- To instil understanding of the methodologies and critical approaches, at basic, intermediate and advanced levels, of a range of cognate or contrasting subjects; or, of a single secondary subject/discipline where ≥90 units are selected at appropriate FHEQ Levels and local prerequisites are complied with
- To provide opportunities to synthesise and tailor knowledge and understanding to a bespoke programme of study undertaken with the advice and guidance of the Department of English and Digital Media
- To facilitate the study, either broad or in-depth, of more than one subject/discipline, and to provide a wider range of skills-related outcomes than the study of Single Honours

In the English Department, we also believe in the surpassing value of the reading, discussing, and understanding of great works of literature, both as processes that lead to higher levels of employability and the development of transferable skills, and as ends in themselves that are enriching and, ultimately, liberating. Literature is ethically and emotionally educative. In the words of Iris Murdoch, addressing the issue of ‘two cultures’: ‘the study of a language or a literature or any study that will increase and refine our ability to be through words is part of a battle for civilization . . . for clarity and truth, against vile fake-scientific jargon and spiritless slipshod journalese and tyrannical mystification. There are not two cultures. There is only one culture and words are its basis; words are where we live as human beings and as moral and spiritual agents’ (Writings on Philosophy and Literature, 1997).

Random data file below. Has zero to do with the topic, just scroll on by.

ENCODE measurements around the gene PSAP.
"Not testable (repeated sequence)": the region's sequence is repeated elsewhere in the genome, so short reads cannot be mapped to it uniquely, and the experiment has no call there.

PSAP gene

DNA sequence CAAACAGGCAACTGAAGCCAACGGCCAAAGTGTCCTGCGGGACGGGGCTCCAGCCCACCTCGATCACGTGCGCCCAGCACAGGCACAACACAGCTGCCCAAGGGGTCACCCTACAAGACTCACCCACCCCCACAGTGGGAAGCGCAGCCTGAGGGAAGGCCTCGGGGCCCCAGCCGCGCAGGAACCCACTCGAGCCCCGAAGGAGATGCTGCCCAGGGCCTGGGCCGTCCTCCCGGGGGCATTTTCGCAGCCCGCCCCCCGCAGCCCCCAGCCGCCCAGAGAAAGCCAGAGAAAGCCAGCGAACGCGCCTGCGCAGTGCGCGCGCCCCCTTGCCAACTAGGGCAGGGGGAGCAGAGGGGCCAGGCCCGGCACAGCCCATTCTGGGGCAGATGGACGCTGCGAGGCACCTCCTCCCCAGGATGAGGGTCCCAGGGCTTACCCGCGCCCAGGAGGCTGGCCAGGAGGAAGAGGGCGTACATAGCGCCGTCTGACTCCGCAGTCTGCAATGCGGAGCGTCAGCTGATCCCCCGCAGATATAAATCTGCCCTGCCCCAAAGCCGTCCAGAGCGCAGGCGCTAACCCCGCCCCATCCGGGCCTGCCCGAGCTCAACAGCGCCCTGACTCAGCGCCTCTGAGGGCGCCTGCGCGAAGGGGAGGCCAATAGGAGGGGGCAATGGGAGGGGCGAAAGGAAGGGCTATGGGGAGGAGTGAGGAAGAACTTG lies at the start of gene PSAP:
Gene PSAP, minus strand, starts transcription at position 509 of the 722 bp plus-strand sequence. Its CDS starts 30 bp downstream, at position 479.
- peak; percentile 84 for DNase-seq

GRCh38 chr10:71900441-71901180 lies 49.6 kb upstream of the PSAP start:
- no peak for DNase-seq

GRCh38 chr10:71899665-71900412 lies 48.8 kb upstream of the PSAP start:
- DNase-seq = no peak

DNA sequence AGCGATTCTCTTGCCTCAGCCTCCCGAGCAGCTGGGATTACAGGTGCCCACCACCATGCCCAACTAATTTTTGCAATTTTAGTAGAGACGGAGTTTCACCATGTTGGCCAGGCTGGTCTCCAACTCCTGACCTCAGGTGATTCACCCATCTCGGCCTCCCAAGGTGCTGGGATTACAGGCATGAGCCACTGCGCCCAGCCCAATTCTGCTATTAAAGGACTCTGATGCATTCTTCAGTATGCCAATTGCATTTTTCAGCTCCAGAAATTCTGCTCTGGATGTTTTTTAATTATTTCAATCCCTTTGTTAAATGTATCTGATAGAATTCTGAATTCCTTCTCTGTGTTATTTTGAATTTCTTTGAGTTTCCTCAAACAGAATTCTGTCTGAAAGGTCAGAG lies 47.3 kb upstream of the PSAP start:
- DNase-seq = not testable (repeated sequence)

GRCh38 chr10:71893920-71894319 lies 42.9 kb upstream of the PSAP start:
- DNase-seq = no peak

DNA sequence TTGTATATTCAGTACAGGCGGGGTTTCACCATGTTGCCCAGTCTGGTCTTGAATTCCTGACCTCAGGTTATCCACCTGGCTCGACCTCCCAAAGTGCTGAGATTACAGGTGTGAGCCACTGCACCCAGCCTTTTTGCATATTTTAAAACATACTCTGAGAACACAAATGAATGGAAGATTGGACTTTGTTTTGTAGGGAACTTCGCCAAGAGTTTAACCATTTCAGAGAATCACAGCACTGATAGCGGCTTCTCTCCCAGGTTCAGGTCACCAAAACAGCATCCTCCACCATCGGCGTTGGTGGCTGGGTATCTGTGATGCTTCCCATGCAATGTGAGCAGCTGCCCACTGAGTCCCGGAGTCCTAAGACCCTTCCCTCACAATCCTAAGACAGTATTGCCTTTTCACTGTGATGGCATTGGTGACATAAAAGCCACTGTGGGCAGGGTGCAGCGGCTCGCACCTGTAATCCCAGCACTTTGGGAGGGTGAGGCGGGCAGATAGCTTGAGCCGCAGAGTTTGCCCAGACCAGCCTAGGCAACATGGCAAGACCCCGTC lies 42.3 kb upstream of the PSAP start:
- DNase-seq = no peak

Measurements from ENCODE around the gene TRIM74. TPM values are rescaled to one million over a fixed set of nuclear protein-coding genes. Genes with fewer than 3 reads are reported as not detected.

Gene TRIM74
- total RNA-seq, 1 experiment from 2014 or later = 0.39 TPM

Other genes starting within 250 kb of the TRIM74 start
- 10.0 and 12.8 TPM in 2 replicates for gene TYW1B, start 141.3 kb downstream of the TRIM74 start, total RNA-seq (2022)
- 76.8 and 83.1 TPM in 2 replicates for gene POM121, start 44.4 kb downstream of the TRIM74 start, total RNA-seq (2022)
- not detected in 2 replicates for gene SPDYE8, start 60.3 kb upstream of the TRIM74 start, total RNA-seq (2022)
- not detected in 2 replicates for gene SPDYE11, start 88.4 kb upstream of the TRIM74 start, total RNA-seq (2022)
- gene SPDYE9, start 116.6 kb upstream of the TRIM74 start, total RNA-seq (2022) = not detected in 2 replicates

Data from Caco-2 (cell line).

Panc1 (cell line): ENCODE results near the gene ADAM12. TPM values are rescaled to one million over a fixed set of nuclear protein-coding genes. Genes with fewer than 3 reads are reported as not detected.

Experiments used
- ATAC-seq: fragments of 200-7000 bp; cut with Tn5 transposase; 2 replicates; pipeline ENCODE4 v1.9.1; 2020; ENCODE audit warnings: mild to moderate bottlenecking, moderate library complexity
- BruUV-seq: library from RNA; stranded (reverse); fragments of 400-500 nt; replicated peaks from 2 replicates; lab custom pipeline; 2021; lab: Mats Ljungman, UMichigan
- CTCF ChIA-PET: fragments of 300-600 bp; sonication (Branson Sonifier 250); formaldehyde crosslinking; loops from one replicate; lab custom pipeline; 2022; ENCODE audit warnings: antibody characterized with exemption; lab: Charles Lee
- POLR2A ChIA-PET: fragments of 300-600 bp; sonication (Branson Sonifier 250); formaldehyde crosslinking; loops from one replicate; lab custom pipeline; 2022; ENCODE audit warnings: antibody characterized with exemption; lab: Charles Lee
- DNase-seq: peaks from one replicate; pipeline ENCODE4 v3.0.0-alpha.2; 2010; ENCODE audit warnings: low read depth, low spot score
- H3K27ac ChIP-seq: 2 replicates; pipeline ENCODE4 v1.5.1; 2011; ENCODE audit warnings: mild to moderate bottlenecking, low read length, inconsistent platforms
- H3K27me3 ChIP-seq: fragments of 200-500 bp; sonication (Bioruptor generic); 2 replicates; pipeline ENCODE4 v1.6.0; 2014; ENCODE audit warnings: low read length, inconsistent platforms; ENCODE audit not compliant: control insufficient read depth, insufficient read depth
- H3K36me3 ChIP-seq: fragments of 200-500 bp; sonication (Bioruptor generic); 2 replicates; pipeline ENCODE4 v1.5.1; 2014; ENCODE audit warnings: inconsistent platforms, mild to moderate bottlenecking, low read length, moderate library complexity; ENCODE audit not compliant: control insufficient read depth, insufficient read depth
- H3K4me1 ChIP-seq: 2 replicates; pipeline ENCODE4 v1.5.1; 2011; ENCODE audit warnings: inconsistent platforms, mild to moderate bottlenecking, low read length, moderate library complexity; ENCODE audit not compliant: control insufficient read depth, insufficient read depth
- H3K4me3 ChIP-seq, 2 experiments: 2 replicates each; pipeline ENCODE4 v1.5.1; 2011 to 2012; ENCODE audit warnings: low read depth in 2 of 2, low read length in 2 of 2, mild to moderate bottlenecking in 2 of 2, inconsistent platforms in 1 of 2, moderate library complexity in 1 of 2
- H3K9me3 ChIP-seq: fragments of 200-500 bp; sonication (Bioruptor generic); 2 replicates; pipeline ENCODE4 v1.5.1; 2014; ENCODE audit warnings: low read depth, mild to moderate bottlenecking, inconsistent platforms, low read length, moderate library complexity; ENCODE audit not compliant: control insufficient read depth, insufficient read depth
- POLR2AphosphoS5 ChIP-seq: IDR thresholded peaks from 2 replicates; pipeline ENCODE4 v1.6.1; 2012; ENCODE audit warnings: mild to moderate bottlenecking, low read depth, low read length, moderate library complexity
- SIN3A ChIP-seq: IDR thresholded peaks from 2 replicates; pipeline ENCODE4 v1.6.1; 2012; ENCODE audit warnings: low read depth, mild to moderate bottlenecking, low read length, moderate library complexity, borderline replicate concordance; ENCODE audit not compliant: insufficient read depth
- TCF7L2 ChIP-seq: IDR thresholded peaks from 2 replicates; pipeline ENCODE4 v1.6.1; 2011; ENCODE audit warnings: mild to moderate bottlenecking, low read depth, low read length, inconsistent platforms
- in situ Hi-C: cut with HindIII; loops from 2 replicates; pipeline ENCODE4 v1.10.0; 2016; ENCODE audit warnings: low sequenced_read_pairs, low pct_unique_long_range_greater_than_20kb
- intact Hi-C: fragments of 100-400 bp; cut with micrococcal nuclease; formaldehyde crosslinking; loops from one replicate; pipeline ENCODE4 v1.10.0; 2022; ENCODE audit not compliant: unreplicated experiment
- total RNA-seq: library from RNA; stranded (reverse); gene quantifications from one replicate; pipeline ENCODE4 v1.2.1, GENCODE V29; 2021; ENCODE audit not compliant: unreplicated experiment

Programme Outcomes

Knowledge and Understanding

On successful completion of their studies, students will be able to:
1. comprehend a substantial number of texts and authors from different periods of literary history (including » 50 units of pre-1800 literature)
2. recognise the principal features of texts written both in literary and non-literary genres